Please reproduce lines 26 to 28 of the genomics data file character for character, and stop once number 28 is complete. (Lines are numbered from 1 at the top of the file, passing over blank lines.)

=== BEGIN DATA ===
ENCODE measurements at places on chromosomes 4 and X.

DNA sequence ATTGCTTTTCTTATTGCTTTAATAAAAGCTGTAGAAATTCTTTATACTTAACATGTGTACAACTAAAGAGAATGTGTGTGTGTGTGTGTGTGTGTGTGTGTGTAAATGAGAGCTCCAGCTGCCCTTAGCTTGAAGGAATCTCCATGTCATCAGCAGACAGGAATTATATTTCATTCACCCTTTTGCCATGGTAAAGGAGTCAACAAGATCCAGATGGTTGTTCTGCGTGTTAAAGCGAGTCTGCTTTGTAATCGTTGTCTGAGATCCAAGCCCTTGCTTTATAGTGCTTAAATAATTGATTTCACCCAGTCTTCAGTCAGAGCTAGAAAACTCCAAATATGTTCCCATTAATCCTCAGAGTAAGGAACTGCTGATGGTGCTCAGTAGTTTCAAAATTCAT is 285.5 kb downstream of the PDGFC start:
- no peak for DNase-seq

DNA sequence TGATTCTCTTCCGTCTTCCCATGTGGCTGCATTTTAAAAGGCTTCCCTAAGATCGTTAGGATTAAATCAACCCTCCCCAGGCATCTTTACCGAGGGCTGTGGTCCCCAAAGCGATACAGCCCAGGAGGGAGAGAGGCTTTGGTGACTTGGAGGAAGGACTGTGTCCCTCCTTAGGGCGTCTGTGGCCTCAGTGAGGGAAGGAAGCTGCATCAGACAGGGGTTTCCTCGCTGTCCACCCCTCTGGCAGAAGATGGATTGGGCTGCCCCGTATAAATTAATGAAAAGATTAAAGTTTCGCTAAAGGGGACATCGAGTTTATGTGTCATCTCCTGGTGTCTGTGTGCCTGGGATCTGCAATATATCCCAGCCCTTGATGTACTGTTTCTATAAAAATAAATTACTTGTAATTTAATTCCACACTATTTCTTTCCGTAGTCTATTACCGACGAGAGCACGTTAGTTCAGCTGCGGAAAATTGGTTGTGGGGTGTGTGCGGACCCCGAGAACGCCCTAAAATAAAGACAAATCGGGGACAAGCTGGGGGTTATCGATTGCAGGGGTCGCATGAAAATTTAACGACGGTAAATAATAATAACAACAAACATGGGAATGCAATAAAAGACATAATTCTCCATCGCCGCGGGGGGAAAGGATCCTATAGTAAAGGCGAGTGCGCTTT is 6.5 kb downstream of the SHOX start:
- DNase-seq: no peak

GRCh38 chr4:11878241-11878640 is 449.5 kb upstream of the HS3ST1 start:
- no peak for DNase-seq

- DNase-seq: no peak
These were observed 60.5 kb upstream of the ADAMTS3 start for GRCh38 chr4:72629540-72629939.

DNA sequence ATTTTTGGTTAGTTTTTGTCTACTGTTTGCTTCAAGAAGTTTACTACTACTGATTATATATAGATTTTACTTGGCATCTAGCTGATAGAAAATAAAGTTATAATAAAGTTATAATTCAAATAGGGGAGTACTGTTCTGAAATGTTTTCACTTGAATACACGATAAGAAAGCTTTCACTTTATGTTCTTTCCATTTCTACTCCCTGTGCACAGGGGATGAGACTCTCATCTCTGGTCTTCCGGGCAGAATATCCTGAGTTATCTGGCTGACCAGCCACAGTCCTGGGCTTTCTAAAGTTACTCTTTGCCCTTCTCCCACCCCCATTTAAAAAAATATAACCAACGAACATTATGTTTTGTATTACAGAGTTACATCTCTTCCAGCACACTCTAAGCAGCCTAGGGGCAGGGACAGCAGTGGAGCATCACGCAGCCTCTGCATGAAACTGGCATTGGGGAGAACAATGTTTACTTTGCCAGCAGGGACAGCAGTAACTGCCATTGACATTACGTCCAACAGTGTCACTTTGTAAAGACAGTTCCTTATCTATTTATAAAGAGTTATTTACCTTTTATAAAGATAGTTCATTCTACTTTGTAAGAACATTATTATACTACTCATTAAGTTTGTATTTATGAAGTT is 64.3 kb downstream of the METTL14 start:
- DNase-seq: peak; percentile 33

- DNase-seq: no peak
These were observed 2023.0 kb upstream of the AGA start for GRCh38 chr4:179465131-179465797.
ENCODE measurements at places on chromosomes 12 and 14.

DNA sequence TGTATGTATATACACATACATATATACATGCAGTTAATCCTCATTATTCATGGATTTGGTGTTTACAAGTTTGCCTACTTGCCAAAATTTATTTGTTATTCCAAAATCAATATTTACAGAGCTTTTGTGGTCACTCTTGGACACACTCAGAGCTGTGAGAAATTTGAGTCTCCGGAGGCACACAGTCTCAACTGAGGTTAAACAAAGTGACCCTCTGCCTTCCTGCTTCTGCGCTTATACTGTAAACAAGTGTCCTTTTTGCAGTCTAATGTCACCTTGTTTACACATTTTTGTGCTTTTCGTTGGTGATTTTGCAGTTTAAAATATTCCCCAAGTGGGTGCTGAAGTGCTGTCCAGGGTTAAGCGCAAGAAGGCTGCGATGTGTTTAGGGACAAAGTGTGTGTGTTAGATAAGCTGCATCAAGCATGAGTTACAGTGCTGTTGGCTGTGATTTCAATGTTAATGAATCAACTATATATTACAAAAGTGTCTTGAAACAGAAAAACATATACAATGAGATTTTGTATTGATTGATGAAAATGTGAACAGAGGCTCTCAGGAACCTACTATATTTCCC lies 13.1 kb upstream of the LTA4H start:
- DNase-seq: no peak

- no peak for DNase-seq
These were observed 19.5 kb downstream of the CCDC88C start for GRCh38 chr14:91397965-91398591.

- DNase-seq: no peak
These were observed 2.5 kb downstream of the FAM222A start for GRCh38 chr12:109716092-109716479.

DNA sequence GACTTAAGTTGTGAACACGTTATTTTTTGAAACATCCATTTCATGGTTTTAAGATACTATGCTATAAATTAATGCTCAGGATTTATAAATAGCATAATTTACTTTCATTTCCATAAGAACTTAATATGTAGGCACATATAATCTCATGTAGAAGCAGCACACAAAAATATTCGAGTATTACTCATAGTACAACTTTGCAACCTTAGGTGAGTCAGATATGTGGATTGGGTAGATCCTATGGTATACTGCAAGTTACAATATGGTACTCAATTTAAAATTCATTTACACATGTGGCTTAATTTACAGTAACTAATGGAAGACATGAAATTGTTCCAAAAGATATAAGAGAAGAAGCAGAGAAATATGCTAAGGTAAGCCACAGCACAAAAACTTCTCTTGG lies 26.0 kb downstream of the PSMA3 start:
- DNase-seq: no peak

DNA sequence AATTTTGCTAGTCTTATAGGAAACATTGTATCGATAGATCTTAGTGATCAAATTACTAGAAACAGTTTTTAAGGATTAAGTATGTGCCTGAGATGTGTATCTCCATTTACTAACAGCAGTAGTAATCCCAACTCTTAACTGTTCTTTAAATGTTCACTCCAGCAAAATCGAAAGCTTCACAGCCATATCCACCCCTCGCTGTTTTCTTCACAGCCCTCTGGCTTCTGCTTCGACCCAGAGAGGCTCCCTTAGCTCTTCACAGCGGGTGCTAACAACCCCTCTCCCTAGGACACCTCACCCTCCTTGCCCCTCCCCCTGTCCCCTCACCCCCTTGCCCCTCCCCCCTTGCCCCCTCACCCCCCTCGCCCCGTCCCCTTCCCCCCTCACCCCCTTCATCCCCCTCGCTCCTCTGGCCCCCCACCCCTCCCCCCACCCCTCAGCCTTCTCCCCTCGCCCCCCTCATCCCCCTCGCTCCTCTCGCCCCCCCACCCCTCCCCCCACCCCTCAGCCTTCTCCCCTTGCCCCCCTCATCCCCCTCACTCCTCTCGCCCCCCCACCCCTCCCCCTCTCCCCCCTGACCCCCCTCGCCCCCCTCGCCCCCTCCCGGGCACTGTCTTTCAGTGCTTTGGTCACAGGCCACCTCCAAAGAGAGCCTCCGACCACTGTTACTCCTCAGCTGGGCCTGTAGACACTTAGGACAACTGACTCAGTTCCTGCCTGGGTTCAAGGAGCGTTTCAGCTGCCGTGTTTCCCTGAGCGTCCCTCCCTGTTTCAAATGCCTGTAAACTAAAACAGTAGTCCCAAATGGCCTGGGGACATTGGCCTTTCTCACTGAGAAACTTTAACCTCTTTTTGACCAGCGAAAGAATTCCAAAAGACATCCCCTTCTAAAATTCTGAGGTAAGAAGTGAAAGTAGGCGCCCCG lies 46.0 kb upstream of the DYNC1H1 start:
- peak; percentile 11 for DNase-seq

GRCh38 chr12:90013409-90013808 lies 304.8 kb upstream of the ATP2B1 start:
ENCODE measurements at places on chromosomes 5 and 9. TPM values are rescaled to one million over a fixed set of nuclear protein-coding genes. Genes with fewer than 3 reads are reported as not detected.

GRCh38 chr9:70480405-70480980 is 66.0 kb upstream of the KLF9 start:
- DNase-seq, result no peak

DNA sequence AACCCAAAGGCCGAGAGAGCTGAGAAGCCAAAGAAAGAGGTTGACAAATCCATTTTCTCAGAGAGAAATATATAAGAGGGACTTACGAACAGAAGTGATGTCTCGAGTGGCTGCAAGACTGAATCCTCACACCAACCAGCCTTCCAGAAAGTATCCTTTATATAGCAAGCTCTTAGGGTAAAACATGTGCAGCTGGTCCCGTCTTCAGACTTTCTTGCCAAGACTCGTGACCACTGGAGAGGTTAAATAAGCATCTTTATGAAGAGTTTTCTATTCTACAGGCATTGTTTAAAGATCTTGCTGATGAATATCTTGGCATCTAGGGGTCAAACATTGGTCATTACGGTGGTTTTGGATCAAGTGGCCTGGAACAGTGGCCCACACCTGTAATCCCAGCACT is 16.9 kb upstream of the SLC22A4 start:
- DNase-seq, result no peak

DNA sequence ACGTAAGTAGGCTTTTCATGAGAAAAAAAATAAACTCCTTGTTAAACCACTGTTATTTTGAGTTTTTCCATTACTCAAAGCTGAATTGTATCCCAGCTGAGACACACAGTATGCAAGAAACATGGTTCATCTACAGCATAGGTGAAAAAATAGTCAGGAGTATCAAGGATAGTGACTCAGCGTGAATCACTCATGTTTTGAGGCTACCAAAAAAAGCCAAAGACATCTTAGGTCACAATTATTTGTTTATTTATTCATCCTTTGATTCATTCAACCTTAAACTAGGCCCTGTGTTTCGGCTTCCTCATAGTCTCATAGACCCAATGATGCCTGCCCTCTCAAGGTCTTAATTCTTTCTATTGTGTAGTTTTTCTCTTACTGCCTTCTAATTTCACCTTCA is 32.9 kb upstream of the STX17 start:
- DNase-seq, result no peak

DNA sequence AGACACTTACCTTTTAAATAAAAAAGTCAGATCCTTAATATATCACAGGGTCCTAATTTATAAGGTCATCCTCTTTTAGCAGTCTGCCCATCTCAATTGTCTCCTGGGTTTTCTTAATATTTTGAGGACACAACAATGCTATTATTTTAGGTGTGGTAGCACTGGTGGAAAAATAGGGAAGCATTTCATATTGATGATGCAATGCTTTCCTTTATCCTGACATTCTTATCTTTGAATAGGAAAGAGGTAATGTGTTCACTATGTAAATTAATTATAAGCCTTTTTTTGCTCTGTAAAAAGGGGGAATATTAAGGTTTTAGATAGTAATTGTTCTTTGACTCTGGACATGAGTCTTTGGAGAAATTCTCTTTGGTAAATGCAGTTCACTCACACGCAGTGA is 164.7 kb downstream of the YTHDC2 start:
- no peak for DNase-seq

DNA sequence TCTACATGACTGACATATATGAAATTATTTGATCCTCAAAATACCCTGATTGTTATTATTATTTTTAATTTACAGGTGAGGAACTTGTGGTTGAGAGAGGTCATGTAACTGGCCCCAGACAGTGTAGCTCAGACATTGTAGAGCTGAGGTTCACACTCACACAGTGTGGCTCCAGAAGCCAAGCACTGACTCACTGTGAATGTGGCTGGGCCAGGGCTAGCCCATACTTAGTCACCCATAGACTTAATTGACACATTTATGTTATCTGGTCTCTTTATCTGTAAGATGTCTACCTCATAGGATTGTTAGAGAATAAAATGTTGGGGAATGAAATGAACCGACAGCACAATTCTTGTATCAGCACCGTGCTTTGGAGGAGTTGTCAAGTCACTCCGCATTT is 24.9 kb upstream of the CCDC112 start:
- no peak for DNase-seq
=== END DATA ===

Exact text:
ENCODE measurements at places on chromosomes 5 and 9. TPM values are rescaled to one million over a fixed set of nuclear protein-coding genes. Genes with fewer than 3 reads are reported as not detected.

GRCh38 chr9:70480405-70480980 is 66.0 kb upstream of the KLF9 start:
- DNase-seq, result no peak